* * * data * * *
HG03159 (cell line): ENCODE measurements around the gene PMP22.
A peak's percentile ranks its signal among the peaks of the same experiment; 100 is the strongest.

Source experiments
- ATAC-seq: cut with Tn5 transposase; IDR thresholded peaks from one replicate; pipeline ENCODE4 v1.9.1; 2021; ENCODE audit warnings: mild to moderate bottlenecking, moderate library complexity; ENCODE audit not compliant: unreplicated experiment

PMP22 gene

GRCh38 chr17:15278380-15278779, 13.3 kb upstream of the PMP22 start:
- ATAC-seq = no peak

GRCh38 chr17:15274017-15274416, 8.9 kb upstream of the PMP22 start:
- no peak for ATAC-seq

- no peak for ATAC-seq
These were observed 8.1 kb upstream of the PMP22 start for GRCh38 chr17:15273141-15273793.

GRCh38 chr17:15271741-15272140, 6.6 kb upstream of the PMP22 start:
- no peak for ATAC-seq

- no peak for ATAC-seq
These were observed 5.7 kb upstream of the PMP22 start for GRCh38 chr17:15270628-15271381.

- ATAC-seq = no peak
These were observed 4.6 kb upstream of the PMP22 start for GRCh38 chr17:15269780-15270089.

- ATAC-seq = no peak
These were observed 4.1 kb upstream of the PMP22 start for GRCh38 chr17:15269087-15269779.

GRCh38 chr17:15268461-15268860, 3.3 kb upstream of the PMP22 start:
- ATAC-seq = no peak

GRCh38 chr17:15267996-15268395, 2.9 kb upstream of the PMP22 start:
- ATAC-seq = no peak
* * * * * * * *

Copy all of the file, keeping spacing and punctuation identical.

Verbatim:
HG03159 (cell line): ENCODE measurements around the gene PMP22.
A peak's percentile ranks its signal among the peaks of the same experiment; 100 is the strongest.

Source experiments
- ATAC-seq: cut with Tn5 transposase; IDR thresholded peaks from one replicate; pipeline ENCODE4 v1.9.1; 2021; ENCODE audit warnings: mild to moderate bottlenecking, moderate library complexity; ENCODE audit not compliant: unreplicated experiment

PMP22 gene

GRCh38 chr17:15278380-15278779, 13.3 kb upstream of the PMP22 start:
- ATAC-seq = no peak

GRCh38 chr17:15274017-15274416, 8.9 kb upstream of the PMP22 start:
- no peak for ATAC-seq

- no peak for ATAC-seq
These were observed 8.1 kb upstream of the PMP22 start for GRCh38 chr17:15273141-15273793.

GRCh38 chr17:15271741-15272140, 6.6 kb upstream of the PMP22 start:
- no peak for ATAC-seq

- no peak for ATAC-seq
These were observed 5.7 kb upstream of the PMP22 start for GRCh38 chr17:15270628-15271381.

- ATAC-seq = no peak
These were observed 4.6 kb upstream of the PMP22 start for GRCh38 chr17:15269780-15270089.

- ATAC-seq = no peak
These were observed 4.1 kb upstream of the PMP22 start for GRCh38 chr17:15269087-15269779.

GRCh38 chr17:15268461-15268860, 3.3 kb upstream of the PMP22 start:
- ATAC-seq = no peak

GRCh38 chr17:15267996-15268395, 2.9 kb upstream of the PMP22 start:
- ATAC-seq = no peak